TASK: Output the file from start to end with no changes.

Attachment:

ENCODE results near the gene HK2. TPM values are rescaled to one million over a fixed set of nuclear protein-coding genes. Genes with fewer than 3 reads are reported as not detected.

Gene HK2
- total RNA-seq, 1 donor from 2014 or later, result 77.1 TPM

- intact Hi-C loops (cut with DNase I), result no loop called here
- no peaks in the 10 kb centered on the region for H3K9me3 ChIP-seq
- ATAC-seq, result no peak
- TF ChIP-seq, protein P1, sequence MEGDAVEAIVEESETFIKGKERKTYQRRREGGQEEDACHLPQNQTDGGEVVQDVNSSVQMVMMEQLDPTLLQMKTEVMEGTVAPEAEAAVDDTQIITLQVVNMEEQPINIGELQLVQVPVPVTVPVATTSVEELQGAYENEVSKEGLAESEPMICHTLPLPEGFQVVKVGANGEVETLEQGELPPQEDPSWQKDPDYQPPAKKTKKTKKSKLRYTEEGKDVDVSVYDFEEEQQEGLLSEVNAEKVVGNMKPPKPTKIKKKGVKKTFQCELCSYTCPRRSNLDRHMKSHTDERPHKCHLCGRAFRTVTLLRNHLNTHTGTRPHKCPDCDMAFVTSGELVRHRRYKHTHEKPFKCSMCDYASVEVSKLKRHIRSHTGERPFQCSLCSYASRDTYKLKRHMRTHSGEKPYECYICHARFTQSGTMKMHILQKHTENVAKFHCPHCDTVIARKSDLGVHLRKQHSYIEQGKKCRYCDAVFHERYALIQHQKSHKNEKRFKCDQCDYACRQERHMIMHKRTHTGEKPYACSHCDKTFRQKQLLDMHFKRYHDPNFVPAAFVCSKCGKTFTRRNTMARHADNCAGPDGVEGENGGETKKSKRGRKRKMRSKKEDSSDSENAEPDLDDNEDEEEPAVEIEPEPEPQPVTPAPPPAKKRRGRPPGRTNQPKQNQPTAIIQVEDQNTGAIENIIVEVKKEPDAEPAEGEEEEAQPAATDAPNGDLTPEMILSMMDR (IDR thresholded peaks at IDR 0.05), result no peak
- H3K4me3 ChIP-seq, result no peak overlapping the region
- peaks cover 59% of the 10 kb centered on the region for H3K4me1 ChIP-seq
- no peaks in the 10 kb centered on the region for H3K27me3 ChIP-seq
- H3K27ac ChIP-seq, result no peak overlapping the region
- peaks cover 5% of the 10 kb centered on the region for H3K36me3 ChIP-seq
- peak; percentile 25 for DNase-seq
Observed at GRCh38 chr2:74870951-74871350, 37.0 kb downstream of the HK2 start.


ENCODE results near the gene HK2. TPM values are rescaled to one million over a fixed set of nuclear protein-coding genes. Genes with fewer than 3 reads are reported as not detected.

Gene HK2
- total RNA-seq, 1 donor from 2014 or later, result 77.1 TPM

- intact Hi-C loops (cut with DNase I), result no loop called here
- no peaks in the 10 kb centered on the region for H3K9me3 ChIP-seq
- ATAC-seq, result no peak
- TF ChIP-seq, protein P1, sequence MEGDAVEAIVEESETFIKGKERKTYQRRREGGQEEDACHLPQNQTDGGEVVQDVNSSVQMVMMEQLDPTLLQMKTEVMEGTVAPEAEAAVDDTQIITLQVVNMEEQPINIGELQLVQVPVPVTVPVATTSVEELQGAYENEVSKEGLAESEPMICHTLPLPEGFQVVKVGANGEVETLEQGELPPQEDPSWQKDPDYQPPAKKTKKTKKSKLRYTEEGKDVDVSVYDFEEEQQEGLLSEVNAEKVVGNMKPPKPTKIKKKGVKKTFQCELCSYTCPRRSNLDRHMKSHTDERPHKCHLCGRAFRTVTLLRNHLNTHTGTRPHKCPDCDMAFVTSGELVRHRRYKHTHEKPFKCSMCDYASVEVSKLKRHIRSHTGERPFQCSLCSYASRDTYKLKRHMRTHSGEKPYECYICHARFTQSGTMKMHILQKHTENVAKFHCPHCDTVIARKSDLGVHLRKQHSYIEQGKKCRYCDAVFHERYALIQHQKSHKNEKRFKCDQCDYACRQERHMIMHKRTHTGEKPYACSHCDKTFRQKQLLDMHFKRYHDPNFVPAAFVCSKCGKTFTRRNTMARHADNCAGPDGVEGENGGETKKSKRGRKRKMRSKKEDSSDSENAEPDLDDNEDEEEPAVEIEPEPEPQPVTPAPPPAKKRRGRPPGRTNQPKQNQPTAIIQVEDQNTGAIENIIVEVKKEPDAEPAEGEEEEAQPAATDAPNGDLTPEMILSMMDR (IDR thresholded peaks at IDR 0.05), result no peak
- H3K4me3 ChIP-seq, result no peak overlapping the region
- peaks cover 59% of the 10 kb centered on the region for H3K4me1 ChIP-seq
- no peaks in the 10 kb centered on the region for H3K27me3 ChIP-seq
- H3K27ac ChIP-seq, result no peak overlapping the region
- peaks cover 5% of the 10 kb centered on the region for H3K36me3 ChIP-seq
- peak; percentile 25 for DNase-seq
Observed at GRCh38 chr2:74870951-74871350, 37.0 kb downstream of the HK2 start.